Antibiotic promise in superbug war
An entirely new class of antibiotics has been shown to be effective against 100 different samples of Clostridium difficile, often the cause of drug-resistant infections picked up by patients while in hospital.
The new antibiotic developed in Australia, called Ramizol, was shown to be effective even against C. difficile which has developed resistant to other currently-available antibiotics.
A scientific paper published in the journal Diagnostic Microbiology and Infectious Disease (Elsevier), has shown Ramizol, a first-in-class stilbene-based investigational antibiotic for the treatment of Clostridium difficile (CDI), is effective against 100 clinical isolates of C. difficile.
The paper, entitled "Comparison of the in vitro antibacterial activity of Ramizol, fidaxomicin, vancomycin and metronidazole against 100 clinical isolates of Clostridium difficile by broth microdilution," has shown resistance emergence against vancomycin and metronidazole.
The results have shown that vancomycin-resistant isolates are more than 250 times less susceptible (MIC > 8 μg/mL) to fidaxomicin compared to fidaxomin-sensitive strains (MIC90 = 0.03 μg/mL).
The research, which was undertaken jointly by Boulos & Cooper Pharmaceuticals, US-based Micromyx LLC and Flinders University, has shown there is no apparent impact of ribotype, toxin-production, or resistance to fidaxomicin, vancomycin or metronidazole on the activity of Ramizol.
CEO and founder of Boulos & Cooper Pharmaceuticals, Dr. Ramiz Boulos, says: "C. difficile strains showing resistance to both vancomycin and fidaxomicin is an unexpected finding, given these two antibiotics have different mechanisms of action."
"The emergence of resistance against the only three antibiotics currently used for treating CDI is alarming, highlighting the need for novel, safe and effective antibiotics," he says.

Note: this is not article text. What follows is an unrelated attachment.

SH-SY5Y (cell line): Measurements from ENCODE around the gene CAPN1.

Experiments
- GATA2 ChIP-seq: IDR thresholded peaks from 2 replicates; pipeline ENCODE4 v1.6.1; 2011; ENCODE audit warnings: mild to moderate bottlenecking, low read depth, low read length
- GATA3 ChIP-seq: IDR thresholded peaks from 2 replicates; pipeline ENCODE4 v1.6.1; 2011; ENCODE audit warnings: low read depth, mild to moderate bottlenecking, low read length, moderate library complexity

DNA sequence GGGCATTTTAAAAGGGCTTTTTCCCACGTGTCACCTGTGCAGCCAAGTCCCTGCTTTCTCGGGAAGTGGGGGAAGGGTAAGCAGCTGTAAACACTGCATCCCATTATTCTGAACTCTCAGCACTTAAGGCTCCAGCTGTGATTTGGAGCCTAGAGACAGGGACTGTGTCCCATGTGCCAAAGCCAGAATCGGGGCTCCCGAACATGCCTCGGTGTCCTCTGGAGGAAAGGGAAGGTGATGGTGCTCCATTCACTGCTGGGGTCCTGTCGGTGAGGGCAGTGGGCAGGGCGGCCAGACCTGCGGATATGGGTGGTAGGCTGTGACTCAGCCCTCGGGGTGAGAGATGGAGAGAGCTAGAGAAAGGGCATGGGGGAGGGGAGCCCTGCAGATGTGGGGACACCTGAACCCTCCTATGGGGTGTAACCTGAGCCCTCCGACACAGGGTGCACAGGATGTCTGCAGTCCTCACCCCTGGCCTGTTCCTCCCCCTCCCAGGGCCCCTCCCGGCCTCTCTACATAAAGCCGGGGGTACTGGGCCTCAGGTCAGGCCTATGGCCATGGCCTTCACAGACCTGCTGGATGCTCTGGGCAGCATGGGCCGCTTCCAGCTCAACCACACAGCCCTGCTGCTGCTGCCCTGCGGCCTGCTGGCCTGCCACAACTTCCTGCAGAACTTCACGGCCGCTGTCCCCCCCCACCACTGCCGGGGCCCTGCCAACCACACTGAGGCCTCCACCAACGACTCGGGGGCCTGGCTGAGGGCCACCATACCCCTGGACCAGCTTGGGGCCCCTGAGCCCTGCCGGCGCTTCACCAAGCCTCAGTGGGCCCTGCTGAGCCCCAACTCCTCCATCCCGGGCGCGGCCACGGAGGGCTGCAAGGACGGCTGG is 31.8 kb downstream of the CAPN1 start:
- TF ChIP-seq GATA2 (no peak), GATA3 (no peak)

"We believe Ramizol has the potential to be the standard of care for treating CDI and has the potential to be a blockbuster drug," says Dr. Boulos, an adjunct lecturer at the College of Science and Engineering at Flinders University.
Dr. Boulos, who became an SA Tall Poppy of science in 2014 while working on his patented antimicrobials and other projects at the Flinders University Institute of NanoScale Science and Technology in 2013-2014, is now based in Perth where he obtained his Ph.D. in Chemistry from the University of Western Australia in 2011.
Flinders University College of Medicine and Public Health Professor Ross McKinnon and College of Science and Engineering Professor Colin Raston are advisers of Boulos & Cooper Pharmaceuticals.
In the US alone, Dr. Boulos says at least 250,000 people per year are affected by CDI, gonorrhoea and some Gram-negative bacteria every year. With few treatment options and rising antibiotic resistance for these three bacteria, the US Department of Health and Human Services' Centers for Disease Control and Prevention has classified them as "urgent-level" – its highest category of threat level – declaring each of them "an immediate public health threat that requires urgent and aggressive attention."